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The Ellen G. White Writings

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    Ellen G. White Refrained From Certain Reading

    No, Ellen White was not influenced. She was careful not to read certain things. In a letter written in 1887, she declared:EGWW 96.1

    I have not been in the habit of reading any doctrinal articles in the paper, that my mind should not have any understanding of anyone’s ideas and views, so that not a mould of any man’s theories should have any connection with that which I write.—Letter 37, 1887.EGWW 96.2

    Again, from another letter:EGWW 96.3

    Sara [McEnterfer, Ellen White’s traveling companion and private secretary] tells me that she has a letter for me from you, but I tell her not to give it to me yet; for I have something to write to you before I see your letter. You will understand this.—Letter 172, 1902.EGWW 96.4

    Another such experience is recorded in 1905. Writing to a brother she said:EGWW 96.5

    You may blame me for not reading your package of writings. I did not read them, neither did I read the letters that Dr. Kellogg sent. I had a message of stern rebuke for the publishing house, and I knew that if I read the communications sent to me, later on, when the testimony came out, you and Dr. Kellogg would be tempted to say, “I gave her that inspiration.” Letter 301, 1905.EGWW 96.6

    This experience makes it clear that Ellen White refrained from reading what might be thought to influence her.EGWW 96.7

    In Special Testimonies to the Review and Herald Office she wrote in 1896:EGWW 96.8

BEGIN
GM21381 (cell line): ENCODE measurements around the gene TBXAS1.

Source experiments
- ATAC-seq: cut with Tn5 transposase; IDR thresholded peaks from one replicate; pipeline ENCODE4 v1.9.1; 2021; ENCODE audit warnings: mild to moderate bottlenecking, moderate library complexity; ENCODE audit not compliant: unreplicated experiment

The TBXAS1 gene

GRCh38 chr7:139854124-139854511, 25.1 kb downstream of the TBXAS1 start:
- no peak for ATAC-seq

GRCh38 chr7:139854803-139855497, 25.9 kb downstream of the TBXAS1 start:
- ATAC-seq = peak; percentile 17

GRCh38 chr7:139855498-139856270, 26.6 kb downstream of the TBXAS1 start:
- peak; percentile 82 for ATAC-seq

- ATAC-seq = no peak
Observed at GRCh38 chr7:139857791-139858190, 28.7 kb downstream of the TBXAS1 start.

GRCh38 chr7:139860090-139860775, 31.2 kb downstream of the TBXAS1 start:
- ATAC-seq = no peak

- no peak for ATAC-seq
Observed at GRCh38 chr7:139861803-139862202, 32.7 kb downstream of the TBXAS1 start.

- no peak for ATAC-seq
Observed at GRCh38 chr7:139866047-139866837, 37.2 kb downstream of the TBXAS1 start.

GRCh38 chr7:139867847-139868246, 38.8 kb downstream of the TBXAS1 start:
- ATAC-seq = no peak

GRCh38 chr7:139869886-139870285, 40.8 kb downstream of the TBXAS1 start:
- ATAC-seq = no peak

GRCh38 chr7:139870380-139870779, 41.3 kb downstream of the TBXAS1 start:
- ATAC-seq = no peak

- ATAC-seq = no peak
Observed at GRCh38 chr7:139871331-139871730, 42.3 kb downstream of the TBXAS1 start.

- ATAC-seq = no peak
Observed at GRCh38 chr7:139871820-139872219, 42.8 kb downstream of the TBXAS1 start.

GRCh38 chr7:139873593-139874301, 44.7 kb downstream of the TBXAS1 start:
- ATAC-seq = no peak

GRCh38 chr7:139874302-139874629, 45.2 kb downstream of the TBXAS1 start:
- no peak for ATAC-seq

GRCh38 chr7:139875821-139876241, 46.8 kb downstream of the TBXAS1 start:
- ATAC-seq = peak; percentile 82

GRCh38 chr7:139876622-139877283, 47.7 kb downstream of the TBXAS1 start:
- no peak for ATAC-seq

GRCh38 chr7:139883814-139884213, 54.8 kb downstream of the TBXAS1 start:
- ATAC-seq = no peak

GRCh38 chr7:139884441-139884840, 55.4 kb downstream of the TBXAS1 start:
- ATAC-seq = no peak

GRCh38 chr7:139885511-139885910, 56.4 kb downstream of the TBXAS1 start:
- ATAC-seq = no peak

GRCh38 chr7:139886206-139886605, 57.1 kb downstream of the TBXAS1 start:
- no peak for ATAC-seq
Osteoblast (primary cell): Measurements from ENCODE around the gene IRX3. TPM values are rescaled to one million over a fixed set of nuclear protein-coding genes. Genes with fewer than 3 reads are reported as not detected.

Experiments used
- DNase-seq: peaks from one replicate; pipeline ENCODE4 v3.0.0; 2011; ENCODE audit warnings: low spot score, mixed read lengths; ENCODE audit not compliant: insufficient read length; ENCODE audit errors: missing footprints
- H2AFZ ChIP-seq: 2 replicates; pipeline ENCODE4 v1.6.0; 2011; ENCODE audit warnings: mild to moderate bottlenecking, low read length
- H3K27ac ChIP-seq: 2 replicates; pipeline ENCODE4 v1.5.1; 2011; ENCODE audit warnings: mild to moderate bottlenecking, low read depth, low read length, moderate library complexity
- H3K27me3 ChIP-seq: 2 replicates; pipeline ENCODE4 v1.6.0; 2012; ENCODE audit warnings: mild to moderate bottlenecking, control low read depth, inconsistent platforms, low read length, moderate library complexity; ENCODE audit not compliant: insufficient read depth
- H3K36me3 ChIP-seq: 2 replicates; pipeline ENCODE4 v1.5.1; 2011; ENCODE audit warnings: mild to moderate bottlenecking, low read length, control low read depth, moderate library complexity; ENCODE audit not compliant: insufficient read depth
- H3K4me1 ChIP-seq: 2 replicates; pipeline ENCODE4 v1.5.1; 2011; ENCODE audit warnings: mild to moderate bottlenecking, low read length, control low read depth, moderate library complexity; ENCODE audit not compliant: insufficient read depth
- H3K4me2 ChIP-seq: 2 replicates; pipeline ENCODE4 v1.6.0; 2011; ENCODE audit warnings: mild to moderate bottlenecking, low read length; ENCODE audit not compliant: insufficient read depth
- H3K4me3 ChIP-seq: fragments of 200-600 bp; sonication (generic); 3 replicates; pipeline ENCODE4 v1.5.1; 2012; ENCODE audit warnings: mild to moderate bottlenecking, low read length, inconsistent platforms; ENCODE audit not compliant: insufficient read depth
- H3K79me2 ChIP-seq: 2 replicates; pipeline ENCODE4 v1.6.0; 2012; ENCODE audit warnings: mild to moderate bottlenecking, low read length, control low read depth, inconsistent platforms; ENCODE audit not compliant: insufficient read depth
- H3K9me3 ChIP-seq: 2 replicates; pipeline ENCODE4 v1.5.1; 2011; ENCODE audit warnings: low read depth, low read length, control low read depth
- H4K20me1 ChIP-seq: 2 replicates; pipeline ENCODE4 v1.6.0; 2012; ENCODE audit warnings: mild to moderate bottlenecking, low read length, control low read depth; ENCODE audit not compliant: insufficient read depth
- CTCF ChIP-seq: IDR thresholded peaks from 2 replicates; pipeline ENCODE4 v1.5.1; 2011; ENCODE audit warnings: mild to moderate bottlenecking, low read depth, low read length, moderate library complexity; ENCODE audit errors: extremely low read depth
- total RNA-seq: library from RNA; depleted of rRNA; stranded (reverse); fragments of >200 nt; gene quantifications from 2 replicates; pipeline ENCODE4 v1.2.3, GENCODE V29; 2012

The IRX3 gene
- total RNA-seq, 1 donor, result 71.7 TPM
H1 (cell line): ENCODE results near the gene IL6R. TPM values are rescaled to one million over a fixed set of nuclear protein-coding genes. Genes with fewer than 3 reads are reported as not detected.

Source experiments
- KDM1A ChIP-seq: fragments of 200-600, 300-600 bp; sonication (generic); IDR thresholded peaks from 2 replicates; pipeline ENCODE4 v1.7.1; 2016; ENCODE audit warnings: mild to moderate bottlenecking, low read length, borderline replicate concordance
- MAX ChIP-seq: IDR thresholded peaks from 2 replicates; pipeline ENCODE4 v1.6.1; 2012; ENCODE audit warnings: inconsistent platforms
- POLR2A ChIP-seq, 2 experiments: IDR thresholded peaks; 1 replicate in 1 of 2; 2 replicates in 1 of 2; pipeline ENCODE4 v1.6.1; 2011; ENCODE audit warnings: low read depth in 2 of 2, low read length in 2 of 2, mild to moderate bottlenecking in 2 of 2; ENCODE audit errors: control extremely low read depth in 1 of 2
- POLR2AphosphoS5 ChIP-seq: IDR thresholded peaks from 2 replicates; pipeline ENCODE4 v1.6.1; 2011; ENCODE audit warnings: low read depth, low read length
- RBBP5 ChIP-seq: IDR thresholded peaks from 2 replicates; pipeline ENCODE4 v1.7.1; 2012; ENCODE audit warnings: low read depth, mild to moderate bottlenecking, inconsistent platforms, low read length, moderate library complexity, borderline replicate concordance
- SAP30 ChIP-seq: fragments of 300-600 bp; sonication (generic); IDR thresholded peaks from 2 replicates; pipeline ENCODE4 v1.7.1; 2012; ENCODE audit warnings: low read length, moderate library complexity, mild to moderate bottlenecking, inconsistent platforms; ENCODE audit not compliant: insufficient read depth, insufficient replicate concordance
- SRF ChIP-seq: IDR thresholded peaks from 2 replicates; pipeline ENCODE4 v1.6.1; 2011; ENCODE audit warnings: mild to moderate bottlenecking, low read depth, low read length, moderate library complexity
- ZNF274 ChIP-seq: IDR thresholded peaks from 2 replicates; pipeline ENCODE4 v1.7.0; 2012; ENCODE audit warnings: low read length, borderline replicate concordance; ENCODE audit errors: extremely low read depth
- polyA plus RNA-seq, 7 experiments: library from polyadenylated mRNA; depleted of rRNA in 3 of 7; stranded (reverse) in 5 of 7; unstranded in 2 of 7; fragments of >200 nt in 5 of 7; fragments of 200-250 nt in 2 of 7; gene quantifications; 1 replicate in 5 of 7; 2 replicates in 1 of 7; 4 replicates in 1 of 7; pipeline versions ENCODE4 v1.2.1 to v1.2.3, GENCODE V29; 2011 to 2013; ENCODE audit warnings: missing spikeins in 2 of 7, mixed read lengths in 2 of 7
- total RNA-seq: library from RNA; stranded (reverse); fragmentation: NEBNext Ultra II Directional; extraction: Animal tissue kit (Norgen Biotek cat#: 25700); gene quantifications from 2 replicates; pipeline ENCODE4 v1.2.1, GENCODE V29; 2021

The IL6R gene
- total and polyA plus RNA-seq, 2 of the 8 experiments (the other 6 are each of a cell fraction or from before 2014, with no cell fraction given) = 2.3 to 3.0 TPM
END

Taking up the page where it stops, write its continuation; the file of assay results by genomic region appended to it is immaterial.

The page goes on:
Unbelief is expressed by the words “Who has written these things to Sister White?” But I know of no one who knows them as they are, and no one could write that which he does not suppose has an existence. Some one has told me,—He who does not falsify, misjudge, or exaggerate any case.—Page 16.EGWW 96.9

    Again in 1903 she wrote:EGWW 97.1

    Some, in their self-confidence, have dared to turn from that which they knew to be truth, with the words, “Who has told Sister White?” These words show the measure of their faith and confidence in the work the Lord has given me to do.—The Review and Herald, May 19, 1903.EGWW 97.2

    At another time she wrote:EGWW 97.3

    Some are ready to inquire: Who told Sister White these things? They have even put the question to me: Did anyone tell you these things? I could answer them: Yes; yes, the angel of God has spoken to me. But what they mean is: Have the brethren and sisters been exposing their faults?—Testimonies for the Church 3:314, 315.EGWW 97.4

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